Why do so many doctors smoke?
June 16, 2005 7:31 AM   Subscribe

Why do so many doctors smoke?

Doctors know better. They're exposed daily to the physical damage caused by smoking. One of the first responses to any medical issue (on AskMe, in medical publications, on TV, in their offices...) is "quit smoking." Yet lots of doctors still smoke.

This paper [pdf] tries to explain it from a clinical view, but what is your theory? I'm particularly interested to hear from 'the doctors of MeFi.'
posted by hsoltz to Health & Fitness (24 answers total)
I know an awful lot of doctors and do not know any who smoke or at least who admit to it. Perhaps twentysome years ago the percentage was higher, but from my anecdotal perspective their smoking rate is extremely low.
posted by caddis at 7:50 AM on June 16, 2005

My mother worked in the health industry for a long, long time, and I've met many of her doctor friends, none of which I ever knew to smoke.

I'm sure that the doctors who do smoke continue to do so for the same reason that non-doctors do: addiction.
posted by nitsuj at 7:54 AM on June 16, 2005

My wife is a medical student, and although very few of her fellow students smoke, a lot will do things that they advise their patients to stop, like drinking juice if you want to lose weight. I think it's the same reason that lots of intelligent people do that sort of thing: it's difficult to see your own faults. And with something as chemically addictive as smoking, it's even harder to stop. A high-pressure job like being a doctor probably makes a person more likely to smoke, too. Nicotine is a depressant.

(On preview, ditto nitsuj)
posted by Plutor at 7:55 AM on June 16, 2005

As far as I can tell, lots of doctors do not smoke as you presume. I don't, and neither do any of my close peers. I think it tends to be more prominent in older physicians who developed their addiction decades ago, but I would bet anything that age-matched and location-matched, doctors smoke far less than their counterparts in the general population.

That said, there's a difference between having a concrete understanding of how bad a behavior is, and actually discontinuing said behavior. There's more than a fair share of personality and mood disorders among physicians.
posted by drpynchon at 7:56 AM on June 16, 2005

Firstly, smoking is a habit and habits are hard to change.

I think the paper summed it up rather well. They probably started smoking when they were younger and like most smokers, find it incredibly difficult to quit and not worth the stress. My sister is a registered nurse who spends most of her days in intensive care facilities, but she smokes like a chimney.
posted by purephase at 8:01 AM on June 16, 2005

I know many doctors and many medical students. Of this large pool, I only know one who smokes, and he only does so in social situations, maybe once or twice a month.

I also smoke once or twice a month. The last time I went in for a checkup, I asked my doctor if that was a problem. He laughed and told me no, it was nothing to worry about.
posted by jdroth at 8:21 AM on June 16, 2005

Another thing to consider is that the process of becoming a doctor is very stressful and involves very long hours. I can see why a doctor would become a habitual user of a stimulant.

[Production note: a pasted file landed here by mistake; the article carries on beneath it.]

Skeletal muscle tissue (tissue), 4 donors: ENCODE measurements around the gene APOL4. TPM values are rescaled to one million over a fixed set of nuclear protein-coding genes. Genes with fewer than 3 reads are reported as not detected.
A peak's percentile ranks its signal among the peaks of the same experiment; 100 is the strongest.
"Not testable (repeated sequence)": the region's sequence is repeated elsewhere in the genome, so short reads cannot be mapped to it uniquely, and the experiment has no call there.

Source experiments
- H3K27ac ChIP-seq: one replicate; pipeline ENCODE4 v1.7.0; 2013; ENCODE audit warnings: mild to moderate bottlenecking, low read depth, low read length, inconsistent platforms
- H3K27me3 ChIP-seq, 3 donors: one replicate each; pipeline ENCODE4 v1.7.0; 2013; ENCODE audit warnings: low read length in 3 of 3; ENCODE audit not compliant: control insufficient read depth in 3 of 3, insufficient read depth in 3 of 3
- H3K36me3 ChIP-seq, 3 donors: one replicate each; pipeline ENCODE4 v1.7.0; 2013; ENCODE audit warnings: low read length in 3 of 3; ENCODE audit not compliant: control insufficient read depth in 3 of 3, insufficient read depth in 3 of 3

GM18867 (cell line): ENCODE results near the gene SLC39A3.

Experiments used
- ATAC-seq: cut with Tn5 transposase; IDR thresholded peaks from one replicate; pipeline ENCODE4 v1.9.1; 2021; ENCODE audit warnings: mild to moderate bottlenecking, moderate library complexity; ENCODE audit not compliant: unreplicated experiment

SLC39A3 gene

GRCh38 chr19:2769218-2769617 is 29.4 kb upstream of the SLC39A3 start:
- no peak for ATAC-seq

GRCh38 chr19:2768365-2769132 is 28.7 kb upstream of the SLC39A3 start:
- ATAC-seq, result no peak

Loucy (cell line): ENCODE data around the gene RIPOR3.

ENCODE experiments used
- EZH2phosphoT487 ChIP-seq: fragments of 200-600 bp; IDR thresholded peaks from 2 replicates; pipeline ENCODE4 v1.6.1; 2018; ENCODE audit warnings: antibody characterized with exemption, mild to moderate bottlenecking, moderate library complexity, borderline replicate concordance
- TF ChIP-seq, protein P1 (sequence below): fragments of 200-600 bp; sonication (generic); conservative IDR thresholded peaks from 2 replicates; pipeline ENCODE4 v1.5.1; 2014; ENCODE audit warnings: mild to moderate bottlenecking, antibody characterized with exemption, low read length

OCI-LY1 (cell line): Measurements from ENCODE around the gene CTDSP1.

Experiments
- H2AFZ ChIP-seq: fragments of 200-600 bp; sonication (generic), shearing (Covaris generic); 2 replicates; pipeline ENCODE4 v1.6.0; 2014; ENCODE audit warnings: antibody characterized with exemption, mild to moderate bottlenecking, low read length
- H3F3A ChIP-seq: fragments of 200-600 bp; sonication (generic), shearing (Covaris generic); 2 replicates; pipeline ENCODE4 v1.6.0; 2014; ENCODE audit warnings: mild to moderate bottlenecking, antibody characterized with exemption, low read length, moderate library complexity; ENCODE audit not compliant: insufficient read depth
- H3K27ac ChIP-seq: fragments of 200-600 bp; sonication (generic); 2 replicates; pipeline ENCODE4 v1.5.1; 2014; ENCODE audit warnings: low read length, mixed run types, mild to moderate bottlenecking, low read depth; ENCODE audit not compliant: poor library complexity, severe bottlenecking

The inconsistency between what is known to be healthy and personal practice of doctors is similar with regards to weight: Many doctors advise their patients to lose weight, but they could stand to lose a few pounds themselves. As it turns out, my doctor's successful experience with Weight Watchers was a strong influence on my starting a diet myself.
posted by Doohickie at 8:21 AM on June 16, 2005

It's due to the bad influence of characters like Dr. Abby Lockhart on E.R.
posted by matildaben at 8:28 AM on June 16, 2005

most doctors I know (many in my family, many friends) who are smokers -- some of them, eerily, oncologists -- aren't heavy smokers (say, about 5 smokes a day on average, less than half a pack at maximum). the idea is, they know so much stuff can go wrong in the human body that a few cigarattes a day won't probably kill you by themselves. and they enjoy the smoking. what they seem to watch more than their diet (see: no saturated fats, no burnt food bits, keep weight under control, big helpings of fresh fruit and fiber, etc) than their light smoking
posted by matteo at 8:31 AM on June 16, 2005

As drpynchon idicates, cognitive dissonance.
posted by Pressed Rat at 8:32 AM on June 16, 2005

Some of the doctors I know echo matteo's sentiments. I remember one lung doctor saying that a few cigs a day will not harm a person whatsoever, so who cares?
posted by jmd82 at 8:35 AM on June 16, 2005

Many doctors advise their patients to lose weight, but they could stand to lose a few pounds themselves.


I call my doctor Dr. Comic-Book-Guy. They're like identical twins.

Doctors are human, just like the rest of us, and they have weaknesses and they make mistakes. The key is to listen to what they say, not to watch the behavior they model. (The doctor I know best is an anorexic running freak!)
posted by jdroth at 8:37 AM on June 16, 2005

Stress and addiction. Pretty much everyone knows how bad smoking is for you, these days, not just doctors. Yet many still smoke. No reason doctors should be any different.

People do things that are bad for them in the long term because they feel good in the short term. And sometimes that's more important. Or at least, it can seem so until you're actually coughing up blood and rushing to get the will up to date, I guess.